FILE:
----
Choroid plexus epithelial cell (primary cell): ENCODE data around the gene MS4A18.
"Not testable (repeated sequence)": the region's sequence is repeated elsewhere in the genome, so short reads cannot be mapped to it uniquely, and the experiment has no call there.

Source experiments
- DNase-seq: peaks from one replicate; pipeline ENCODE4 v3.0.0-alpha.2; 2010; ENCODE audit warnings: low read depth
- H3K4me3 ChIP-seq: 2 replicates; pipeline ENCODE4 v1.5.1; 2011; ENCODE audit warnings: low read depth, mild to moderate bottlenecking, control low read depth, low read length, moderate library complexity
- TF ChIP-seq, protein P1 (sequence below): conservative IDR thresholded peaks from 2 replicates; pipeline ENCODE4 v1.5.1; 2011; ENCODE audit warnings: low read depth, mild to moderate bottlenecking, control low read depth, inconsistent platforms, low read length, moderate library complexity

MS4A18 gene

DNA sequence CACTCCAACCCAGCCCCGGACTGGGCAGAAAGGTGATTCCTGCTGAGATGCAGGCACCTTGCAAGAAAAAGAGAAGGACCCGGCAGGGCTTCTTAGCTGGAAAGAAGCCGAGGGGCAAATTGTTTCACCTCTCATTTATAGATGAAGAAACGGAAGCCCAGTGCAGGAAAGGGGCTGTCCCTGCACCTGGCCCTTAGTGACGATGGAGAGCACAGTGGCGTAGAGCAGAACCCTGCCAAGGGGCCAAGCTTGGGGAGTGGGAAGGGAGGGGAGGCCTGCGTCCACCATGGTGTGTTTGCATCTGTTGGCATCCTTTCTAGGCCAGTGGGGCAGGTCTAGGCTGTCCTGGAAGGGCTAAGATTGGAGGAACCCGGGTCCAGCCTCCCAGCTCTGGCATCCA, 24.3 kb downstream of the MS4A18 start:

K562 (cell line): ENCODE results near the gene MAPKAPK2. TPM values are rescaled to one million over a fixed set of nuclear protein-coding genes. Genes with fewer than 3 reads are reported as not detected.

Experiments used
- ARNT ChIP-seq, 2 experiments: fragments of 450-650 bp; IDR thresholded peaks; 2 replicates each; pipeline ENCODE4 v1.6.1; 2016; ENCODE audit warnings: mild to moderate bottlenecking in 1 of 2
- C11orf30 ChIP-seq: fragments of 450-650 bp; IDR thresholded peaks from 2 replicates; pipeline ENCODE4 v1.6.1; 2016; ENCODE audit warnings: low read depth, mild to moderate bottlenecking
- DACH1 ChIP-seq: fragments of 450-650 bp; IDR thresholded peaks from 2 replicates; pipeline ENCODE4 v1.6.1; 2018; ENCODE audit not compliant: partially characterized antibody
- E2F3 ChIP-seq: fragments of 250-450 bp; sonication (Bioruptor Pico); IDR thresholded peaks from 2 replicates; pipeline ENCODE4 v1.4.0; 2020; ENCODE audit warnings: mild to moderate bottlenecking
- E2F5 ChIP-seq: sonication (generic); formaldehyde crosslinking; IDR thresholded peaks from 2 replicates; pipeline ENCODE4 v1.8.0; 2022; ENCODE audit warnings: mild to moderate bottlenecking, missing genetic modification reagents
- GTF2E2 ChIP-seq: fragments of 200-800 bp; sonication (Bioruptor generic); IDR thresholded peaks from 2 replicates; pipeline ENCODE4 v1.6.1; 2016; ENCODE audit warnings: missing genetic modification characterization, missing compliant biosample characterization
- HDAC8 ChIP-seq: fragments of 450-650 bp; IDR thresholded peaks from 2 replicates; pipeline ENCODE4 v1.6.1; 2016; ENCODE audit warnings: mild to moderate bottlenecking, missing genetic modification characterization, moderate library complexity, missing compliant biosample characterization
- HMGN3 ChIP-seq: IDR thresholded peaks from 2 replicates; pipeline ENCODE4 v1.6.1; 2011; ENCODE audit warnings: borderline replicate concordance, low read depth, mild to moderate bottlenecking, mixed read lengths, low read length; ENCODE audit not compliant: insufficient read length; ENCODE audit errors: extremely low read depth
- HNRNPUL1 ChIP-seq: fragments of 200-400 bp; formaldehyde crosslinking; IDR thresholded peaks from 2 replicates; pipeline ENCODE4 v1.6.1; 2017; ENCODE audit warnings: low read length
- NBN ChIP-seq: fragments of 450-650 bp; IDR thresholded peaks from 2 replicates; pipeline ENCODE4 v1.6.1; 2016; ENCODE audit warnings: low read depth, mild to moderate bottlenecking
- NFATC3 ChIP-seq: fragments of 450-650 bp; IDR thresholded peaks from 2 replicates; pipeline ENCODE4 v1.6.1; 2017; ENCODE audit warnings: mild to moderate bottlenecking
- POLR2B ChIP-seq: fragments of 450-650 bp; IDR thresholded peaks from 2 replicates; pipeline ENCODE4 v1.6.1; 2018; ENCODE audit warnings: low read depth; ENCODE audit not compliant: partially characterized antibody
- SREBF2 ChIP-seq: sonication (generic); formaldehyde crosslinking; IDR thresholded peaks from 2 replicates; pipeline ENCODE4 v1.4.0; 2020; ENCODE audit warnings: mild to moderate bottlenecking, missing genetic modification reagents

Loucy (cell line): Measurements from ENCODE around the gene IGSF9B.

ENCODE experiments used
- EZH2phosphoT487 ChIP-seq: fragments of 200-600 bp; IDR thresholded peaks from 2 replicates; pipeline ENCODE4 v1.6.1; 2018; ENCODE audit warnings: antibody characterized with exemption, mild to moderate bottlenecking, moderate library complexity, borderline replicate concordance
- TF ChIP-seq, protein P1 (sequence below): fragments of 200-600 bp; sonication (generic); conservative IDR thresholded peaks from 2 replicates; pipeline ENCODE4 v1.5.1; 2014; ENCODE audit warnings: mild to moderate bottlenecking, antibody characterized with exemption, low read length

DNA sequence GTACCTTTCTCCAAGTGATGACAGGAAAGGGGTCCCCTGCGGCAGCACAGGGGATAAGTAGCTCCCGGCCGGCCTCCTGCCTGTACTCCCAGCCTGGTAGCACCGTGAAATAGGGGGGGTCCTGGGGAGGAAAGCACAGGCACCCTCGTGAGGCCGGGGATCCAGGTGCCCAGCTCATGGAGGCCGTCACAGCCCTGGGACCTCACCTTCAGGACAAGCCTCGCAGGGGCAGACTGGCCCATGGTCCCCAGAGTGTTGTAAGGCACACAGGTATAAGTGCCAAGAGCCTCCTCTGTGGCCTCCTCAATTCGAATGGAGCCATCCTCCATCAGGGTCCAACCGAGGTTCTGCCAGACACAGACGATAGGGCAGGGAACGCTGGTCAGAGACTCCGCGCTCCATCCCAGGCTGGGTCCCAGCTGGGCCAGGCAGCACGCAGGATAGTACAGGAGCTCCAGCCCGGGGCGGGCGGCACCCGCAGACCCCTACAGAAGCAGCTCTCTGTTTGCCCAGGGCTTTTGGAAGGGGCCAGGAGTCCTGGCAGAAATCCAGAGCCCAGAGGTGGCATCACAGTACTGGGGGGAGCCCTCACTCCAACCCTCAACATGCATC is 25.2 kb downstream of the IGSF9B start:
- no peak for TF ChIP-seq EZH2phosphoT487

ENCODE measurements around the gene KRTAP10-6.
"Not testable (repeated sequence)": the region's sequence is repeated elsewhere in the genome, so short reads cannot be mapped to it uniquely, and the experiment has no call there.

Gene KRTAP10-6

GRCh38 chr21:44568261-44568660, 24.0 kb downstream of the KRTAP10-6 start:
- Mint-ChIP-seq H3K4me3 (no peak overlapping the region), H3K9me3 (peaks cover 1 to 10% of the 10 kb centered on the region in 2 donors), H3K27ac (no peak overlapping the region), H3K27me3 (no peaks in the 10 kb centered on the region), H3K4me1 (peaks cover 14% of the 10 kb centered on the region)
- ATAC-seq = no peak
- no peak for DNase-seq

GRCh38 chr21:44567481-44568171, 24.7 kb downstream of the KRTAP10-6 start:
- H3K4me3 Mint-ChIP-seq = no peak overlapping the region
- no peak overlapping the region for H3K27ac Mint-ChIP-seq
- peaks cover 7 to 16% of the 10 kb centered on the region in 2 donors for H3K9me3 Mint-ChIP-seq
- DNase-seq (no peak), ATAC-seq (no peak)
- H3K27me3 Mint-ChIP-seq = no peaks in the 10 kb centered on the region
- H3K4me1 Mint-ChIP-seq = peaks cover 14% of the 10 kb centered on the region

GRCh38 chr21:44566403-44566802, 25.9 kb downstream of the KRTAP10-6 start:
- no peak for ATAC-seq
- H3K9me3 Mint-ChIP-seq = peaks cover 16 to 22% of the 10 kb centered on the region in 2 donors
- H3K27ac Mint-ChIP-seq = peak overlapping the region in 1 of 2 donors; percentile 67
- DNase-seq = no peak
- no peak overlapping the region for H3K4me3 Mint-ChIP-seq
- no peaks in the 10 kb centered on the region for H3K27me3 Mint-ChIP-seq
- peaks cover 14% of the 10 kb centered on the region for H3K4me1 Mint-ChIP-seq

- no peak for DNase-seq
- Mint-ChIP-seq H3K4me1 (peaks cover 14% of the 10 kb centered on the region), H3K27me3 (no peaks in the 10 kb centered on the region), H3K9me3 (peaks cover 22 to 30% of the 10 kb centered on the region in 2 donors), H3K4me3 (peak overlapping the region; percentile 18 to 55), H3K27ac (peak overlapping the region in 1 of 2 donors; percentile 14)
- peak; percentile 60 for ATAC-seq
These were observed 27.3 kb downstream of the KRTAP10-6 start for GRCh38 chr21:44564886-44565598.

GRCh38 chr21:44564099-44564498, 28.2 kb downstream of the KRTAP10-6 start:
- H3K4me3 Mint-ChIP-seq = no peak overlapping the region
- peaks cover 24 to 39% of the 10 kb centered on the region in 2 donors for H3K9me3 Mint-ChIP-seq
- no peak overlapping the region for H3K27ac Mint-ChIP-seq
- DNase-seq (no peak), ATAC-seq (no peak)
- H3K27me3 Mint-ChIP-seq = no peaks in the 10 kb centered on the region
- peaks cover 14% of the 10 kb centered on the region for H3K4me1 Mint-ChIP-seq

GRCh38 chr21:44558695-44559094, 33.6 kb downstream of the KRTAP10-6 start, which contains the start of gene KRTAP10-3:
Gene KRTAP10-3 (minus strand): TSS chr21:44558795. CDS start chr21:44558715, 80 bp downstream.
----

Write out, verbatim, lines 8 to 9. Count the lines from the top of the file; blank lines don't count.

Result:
DNA sequence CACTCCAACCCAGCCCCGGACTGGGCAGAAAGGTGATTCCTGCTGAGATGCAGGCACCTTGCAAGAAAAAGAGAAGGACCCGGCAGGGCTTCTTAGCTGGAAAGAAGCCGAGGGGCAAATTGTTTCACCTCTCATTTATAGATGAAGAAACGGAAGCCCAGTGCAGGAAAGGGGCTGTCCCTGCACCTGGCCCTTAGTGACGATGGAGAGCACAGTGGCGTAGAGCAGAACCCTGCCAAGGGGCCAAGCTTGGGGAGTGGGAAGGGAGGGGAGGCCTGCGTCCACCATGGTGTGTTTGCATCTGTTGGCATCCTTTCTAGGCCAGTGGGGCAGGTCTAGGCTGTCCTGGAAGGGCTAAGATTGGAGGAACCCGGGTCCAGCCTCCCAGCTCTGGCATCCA, 24.3 kb downstream of the MS4A18 start:

K562 (cell line): ENCODE results near the gene MAPKAPK2. TPM values are rescaled to one million over a fixed set of nuclear protein-coding genes. Genes with fewer than 3 reads are reported as not detected.